Film reviews and more since 2009

Thelma (2024) review

Dir. Josh Margolin

By: Steve Pulaski

Rating: ★★★½

Hollywood has done such a fabulous job at alienating middle-aged and elderly moviegoers that I’m no longer shocked when an older person tells me they haven’t seen nor been to a new movie in years. I think the last movie my 84-year-old grandma went and saw was Fat Albert in 2004, with me, which is probably a story fit for a movie in itself.

Alas, she might’ve smiled and even laughed along with Thelma, a low-key revelation that hits theaters just as bad boys are shooting everyone and everything in one theater and animated emotions are running around in another. Here’s a movie in which its star is a 93-year-old woman with mature jokes about aging and legacy that don’t consequently play their demographic for fools. It confronts these inevitabilities in a beautiful way while revolving around an all-too-real situation for millions.

Stemming from writer/director Josh Margolin’s relationship with his grandmother, Thelma (who is alive and spry at 103-years-old), the film revolves around the titular grandmother (June Squibb in her first starring role after 70+ years in the acting business). She’s a widower at 93, living alone, but never for too long, as her well-meaning but slightly dopey adult grandson, Daniel (Fred Hechinger), drops by often to help her navigate the internet and her email. Daniel isn’t good at much else, with no job and an ostensibly permanent residence at his parents’ (Parker Posey and Clark Gregg) home. He funnels his energy into the one thing at which he does exceed: making his nonagenarian grandmother smile.

This explains why, one day, Thelma gets thrown into a panic when she receives a random phone-call from a young man claiming to be her grandson. The voice on the other end doesn’t sound quite like Daniel’s, but he says he’s been in a car accident and tells grandma that a lawyer will be contacting her. When the “lawyer” (voiced by Malcolm McDowell) phones, he instructs grandma to send $10,000 in cash to a P.O. Box in Van Nuys. It’s a scam that’s rising in popularity, particularly with AI, and you can see why older people would fall for it, no questions asked.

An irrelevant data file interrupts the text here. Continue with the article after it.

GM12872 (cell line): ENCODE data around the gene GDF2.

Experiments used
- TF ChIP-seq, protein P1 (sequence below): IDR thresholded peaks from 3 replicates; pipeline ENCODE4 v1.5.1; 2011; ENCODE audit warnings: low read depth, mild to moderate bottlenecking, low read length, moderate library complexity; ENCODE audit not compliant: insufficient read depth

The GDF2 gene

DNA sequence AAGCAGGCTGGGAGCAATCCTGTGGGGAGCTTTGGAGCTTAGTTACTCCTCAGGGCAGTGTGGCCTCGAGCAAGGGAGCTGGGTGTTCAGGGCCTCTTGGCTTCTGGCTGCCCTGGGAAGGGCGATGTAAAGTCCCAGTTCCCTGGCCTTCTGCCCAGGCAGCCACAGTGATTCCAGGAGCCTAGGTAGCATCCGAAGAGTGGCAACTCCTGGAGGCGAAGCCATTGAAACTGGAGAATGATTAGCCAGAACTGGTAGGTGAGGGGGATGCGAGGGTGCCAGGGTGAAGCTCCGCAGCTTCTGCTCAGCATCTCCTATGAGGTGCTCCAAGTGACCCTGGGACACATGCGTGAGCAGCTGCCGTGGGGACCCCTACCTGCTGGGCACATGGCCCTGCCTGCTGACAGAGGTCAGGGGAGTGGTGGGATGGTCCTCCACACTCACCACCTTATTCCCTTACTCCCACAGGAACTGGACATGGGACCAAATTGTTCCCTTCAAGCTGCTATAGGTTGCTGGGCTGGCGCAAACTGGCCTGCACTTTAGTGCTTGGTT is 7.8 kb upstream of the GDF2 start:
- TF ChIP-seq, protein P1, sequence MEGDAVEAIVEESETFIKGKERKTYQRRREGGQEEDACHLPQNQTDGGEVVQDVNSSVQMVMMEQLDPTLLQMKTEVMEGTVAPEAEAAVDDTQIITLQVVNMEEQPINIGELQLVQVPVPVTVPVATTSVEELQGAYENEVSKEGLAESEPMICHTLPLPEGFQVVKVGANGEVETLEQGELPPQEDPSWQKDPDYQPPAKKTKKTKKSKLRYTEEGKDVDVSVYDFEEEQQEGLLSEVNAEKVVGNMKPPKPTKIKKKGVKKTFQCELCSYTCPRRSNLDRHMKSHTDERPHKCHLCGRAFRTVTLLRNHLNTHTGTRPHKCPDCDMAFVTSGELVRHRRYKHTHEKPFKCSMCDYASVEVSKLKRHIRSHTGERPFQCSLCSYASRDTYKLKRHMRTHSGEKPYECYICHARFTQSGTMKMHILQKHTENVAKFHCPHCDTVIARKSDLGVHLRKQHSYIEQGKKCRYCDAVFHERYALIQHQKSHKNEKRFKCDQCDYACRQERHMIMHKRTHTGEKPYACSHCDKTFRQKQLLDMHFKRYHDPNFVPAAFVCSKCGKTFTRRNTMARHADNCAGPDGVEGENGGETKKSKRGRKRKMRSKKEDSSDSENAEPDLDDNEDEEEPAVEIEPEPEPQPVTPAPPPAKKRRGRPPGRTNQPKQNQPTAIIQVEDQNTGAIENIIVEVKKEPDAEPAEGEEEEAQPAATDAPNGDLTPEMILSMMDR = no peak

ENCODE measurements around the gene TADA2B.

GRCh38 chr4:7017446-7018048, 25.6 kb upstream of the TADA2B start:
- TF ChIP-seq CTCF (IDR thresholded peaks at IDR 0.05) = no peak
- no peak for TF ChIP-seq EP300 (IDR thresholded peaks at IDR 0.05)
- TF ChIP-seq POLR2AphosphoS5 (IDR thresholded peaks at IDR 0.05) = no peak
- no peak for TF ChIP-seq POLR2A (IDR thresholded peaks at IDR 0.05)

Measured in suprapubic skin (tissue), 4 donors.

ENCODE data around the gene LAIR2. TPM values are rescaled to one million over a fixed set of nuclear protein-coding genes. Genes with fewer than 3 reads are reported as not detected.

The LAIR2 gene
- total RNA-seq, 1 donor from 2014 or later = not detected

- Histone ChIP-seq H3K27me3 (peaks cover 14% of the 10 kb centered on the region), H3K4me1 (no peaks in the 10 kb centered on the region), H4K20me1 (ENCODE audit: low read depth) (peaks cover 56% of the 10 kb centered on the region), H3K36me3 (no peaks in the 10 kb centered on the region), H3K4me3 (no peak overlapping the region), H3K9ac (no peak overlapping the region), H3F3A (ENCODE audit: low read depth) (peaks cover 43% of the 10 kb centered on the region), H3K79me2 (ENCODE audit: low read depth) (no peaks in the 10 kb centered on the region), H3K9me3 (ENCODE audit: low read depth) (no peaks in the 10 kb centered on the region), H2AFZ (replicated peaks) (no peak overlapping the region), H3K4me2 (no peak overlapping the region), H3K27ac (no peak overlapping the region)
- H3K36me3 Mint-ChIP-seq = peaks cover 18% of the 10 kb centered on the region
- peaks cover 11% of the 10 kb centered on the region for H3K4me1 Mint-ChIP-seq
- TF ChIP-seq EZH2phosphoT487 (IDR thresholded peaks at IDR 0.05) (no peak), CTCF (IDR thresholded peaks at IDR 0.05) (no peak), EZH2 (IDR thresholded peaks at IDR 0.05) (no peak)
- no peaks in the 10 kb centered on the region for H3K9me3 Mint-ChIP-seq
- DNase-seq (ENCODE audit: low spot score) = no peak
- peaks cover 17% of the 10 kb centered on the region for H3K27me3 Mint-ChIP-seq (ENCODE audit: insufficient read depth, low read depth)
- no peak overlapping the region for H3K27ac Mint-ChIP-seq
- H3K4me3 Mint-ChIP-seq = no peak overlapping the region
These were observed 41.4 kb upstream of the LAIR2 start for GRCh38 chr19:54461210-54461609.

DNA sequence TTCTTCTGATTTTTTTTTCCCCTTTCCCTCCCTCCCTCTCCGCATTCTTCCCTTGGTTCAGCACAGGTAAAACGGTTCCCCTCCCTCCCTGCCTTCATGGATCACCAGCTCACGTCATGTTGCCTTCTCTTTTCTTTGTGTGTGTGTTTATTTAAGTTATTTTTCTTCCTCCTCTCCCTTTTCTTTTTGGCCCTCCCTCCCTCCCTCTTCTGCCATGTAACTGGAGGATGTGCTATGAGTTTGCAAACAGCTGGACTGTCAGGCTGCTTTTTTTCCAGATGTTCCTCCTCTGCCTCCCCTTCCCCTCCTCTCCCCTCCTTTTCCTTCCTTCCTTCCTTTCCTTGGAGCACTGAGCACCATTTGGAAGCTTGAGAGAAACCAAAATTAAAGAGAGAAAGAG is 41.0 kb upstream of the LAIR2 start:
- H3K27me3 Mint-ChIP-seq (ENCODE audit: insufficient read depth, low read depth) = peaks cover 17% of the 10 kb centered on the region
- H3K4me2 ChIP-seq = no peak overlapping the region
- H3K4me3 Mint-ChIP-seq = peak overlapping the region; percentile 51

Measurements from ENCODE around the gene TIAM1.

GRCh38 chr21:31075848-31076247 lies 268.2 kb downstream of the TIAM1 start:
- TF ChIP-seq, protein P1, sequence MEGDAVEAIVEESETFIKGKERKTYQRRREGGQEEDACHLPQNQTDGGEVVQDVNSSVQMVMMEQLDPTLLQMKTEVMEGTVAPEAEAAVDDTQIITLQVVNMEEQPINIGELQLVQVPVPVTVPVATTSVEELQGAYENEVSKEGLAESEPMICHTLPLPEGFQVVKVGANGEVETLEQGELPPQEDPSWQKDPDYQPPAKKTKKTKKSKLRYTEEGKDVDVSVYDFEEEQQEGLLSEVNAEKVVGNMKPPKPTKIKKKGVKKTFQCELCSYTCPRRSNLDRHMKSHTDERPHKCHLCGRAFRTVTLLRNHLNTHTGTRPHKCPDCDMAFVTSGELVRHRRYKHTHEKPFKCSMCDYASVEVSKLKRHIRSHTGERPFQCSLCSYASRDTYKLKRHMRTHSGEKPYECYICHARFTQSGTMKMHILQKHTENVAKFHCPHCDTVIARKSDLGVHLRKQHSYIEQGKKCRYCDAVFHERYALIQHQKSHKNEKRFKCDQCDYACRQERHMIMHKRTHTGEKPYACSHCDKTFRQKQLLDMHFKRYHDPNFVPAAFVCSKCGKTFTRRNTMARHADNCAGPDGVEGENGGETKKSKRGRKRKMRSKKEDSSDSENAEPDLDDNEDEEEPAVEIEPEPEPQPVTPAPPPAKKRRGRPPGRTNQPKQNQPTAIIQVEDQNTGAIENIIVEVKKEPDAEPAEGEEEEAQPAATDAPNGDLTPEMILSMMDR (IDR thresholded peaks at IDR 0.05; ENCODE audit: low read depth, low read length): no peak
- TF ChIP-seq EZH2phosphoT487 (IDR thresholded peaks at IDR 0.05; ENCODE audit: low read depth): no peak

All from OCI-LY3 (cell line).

After the family is thrown into a brief panic, Thelma’s daughter, son-in-law, and even Daniel, proceed to move on with their lives (maybe the most unbelievable part of Thelma, if you truly think about it). Not Thelma. She’s disgusted that the police are practically incapable of tracking down the culprits. With some inspiration from Tom Cruise, she decides to try and recover the money herself, enlisting the help of her late husband’s friend, Ben (the late, great Richard Roundtree), who reluctantly decides to loan her his electric wheelchair to get to Van Nuys.

The stakes for Thelma are debatably greater than the loss of $10,000. Judging by her home and her greater offense taken to the gall of the crime, she has more money than she knows what to do with, especially at her age. If she doesn’t succeed in at least making a strong effort at getting her money back, without falling or winding up in more trouble, there goes her independence. The family is already whispering about her being in a home. Daniel needs to get on with finding a career and can’t be caring for grandma around-the-clock.